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From: Howard Hinnant (hinnant_at_[hidden])
Date: 2006-10-09 11:22:01

On Oct 8, 2006, at 5:29 AM, Anthony Williams wrote:

>> 3) I don't like the lock(), unlock() etc member functions being
>> public.. forcing scoped_lock is a great cheap idiom for exception
>> safety and saving people from deadlocks. Even with scoped_lock also
>> available - it isn't something found in other languages so I fear new
>> developers will flock to using the simpler and more familiar public
>> members instead.
> Howard's proposal has them as public members, so that's what I
> implemented.
> I can see the arguments both ways. Making the functions private is
> easy, and what boost does already.
> There are certainly use cases where pure scoped locks get in the way.

The motivation for making them public in N2094 is that to support
those use cases where scoped locking is not the desired behavior.
Simply saying that if you want to lock/unlock a mutex in a non-scope
pattern then install it in a lock, essentially confuses what a lock is.

condition is an example application that needs to lock/unlock a mutex
in a non-scoped pattern. boost solves this problem by making
condition a friend of the mutex (if I recall correctly). Can it
really be true that condition is the only application in need of this

Don't get me wrong, scoped_lock is great. It is not only the safest
way to use a mutex, it is also the easiest. And for most use cases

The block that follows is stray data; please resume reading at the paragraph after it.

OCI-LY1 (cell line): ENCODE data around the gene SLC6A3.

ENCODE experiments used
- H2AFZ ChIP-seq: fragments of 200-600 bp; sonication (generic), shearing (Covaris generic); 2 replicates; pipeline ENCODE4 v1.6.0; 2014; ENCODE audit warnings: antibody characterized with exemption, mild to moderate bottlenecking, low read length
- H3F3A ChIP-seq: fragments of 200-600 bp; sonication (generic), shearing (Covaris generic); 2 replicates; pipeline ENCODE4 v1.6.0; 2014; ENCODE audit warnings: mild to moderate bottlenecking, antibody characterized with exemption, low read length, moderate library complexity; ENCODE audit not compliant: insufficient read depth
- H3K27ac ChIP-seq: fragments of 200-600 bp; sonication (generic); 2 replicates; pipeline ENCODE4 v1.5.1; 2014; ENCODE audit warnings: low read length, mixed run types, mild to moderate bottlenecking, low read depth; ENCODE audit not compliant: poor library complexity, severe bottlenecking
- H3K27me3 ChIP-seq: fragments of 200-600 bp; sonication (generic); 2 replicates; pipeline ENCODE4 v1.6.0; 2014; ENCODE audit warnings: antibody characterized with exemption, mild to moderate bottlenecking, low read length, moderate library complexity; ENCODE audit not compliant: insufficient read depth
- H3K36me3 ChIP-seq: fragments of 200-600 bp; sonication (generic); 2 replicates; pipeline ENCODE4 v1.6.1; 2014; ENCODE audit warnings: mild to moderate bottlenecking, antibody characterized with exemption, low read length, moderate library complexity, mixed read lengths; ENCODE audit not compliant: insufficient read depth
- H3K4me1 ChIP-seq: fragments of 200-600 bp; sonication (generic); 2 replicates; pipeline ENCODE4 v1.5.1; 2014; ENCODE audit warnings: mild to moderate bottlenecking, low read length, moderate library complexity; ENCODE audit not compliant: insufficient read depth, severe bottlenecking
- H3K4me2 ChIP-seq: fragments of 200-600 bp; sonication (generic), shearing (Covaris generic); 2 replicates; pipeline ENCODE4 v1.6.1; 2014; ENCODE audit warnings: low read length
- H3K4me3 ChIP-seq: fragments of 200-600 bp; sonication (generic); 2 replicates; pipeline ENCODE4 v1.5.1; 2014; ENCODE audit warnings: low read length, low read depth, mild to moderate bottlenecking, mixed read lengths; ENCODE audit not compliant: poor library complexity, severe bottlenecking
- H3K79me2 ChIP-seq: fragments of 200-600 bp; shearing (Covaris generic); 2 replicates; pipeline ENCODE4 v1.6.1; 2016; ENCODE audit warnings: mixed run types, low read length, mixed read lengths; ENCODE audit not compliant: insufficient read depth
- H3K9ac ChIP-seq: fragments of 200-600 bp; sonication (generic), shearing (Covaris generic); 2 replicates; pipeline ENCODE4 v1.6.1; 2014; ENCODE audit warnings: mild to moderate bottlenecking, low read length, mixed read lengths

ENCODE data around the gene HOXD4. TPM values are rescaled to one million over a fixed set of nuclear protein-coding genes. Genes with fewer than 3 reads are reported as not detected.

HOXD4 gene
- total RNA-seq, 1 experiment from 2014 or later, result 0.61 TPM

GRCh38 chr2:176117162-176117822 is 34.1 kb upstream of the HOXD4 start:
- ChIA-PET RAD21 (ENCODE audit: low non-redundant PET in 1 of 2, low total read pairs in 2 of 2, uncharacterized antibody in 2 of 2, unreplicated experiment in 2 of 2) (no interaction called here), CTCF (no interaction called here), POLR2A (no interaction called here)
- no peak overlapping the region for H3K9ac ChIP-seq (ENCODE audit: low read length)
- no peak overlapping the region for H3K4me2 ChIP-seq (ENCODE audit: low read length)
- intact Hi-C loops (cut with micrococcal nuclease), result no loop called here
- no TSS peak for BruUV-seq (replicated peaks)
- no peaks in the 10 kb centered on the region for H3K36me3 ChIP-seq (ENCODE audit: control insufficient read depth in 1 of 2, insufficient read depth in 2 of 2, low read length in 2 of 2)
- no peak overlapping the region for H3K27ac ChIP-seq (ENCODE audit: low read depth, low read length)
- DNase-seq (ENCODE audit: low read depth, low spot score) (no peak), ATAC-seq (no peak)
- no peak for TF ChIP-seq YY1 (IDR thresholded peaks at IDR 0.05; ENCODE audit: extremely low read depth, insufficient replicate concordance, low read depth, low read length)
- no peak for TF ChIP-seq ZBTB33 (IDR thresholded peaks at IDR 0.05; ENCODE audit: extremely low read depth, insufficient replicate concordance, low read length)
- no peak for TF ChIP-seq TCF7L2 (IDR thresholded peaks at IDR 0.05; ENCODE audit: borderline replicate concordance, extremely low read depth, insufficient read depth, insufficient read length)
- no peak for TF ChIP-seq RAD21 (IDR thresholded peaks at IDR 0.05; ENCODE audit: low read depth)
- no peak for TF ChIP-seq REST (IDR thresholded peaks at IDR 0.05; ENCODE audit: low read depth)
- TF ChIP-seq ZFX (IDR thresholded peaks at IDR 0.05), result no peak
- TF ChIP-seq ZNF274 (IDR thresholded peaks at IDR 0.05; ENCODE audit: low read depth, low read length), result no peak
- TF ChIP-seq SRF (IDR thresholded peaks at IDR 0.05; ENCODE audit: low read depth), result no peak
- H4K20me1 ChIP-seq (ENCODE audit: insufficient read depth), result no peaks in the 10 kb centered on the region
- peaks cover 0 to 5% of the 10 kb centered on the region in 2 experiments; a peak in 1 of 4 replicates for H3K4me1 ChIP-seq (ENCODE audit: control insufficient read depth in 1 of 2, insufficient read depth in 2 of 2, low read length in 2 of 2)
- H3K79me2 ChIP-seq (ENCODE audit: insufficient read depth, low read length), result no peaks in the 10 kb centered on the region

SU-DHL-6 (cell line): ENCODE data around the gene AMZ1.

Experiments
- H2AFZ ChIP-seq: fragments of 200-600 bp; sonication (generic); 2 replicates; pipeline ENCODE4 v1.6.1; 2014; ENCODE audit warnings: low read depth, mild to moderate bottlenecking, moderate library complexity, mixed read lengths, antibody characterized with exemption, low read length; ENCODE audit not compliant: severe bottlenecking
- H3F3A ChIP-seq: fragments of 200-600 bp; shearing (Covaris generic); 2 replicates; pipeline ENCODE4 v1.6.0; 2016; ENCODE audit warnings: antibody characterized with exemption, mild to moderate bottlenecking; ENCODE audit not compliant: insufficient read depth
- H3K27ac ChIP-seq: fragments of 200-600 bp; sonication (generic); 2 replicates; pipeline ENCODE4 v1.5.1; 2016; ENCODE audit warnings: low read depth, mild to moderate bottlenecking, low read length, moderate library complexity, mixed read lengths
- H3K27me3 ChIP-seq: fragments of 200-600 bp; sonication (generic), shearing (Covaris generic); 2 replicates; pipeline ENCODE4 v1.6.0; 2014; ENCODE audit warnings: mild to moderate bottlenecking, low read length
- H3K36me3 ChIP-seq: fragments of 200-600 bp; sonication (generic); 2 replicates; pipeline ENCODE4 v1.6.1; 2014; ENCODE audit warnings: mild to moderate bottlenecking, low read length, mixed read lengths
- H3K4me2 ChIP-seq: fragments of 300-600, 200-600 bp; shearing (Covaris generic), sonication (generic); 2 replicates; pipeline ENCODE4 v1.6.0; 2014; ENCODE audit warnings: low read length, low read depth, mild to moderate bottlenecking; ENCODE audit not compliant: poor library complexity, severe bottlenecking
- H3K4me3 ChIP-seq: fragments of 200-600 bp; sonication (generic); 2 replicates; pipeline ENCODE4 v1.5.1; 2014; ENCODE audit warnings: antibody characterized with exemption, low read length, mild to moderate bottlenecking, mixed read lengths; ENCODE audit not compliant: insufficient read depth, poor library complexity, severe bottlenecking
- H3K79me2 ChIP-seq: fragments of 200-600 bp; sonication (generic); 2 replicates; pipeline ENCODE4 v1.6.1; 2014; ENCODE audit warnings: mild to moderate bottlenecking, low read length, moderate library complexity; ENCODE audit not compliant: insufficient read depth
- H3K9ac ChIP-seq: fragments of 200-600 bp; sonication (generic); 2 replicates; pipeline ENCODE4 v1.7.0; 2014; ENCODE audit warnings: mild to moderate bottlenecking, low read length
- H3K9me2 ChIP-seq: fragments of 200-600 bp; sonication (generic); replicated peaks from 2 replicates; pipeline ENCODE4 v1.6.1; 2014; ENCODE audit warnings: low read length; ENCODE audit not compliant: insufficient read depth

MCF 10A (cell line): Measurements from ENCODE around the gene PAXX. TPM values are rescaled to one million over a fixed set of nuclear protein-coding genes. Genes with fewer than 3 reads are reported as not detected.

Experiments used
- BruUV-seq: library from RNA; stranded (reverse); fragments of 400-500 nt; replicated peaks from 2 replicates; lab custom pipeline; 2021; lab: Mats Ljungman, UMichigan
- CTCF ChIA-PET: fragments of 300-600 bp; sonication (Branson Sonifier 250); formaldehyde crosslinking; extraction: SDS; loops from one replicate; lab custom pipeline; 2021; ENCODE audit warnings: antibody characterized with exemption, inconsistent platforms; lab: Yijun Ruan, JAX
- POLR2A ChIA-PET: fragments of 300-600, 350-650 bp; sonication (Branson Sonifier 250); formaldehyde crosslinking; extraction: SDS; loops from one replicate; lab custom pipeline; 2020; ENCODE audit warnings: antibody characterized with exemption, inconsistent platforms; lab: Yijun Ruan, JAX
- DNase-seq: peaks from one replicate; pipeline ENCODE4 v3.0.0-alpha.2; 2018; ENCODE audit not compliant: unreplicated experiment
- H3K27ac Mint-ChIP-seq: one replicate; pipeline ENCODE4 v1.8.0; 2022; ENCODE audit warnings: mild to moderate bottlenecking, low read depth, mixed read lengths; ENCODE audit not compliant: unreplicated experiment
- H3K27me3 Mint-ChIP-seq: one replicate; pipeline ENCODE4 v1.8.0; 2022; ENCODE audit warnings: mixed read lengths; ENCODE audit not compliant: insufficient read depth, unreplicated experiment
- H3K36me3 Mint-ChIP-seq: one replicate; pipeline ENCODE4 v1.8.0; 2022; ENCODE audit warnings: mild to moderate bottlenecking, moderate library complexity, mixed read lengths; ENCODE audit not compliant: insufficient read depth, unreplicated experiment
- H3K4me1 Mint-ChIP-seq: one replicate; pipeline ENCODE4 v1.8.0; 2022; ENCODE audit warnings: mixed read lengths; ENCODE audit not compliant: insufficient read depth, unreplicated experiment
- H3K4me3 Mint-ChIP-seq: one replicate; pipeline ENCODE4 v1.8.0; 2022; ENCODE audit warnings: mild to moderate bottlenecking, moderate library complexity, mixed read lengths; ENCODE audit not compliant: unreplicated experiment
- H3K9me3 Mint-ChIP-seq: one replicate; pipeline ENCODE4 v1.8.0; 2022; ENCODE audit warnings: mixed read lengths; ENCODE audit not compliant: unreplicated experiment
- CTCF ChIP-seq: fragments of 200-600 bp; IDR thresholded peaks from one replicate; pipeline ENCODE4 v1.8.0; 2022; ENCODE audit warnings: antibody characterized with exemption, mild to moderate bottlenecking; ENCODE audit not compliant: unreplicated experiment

it is exactly what is needed. It is just that scoped_lock isn't the
only way to use a mutex.

Here are some of the features enabled in N2094 by making mutex::lock/
unlock public:

* Clients can write their own mutex types which conform to this concept.
* condition can be made to work with any lock *or mutex* which
conforms (including client written mutexes). I.e. condition<Mutex>.
* Code which is generic in its mutex can be written. Examples
include mutex adaptors that turn one type of mutex into another
(recursive_mutex_adaptor<Mutex>). Here's another one that makes the
"read lock" interface of a read/write mutex look like lock/unlock:

template <class Mutex>
class sharable_adaptor
     Mutex& mut_;
     explicit sharable_adaptor(Mutex& mut) : mut_(mut) {}
     void lock() {mut_.lock_sharable();}
     bool try_lock() {return mut_.try_lock_sharable();}
     void unlock() {mut_.unlock_sharable();}

Now you can use condition variables with a read-locked mutex.

If safety is easy, it will be used most of the time.  If safety is  
mandated, programmers will be forced into expensive or excessively  
dangerous workarounds for unanticipated use cases.

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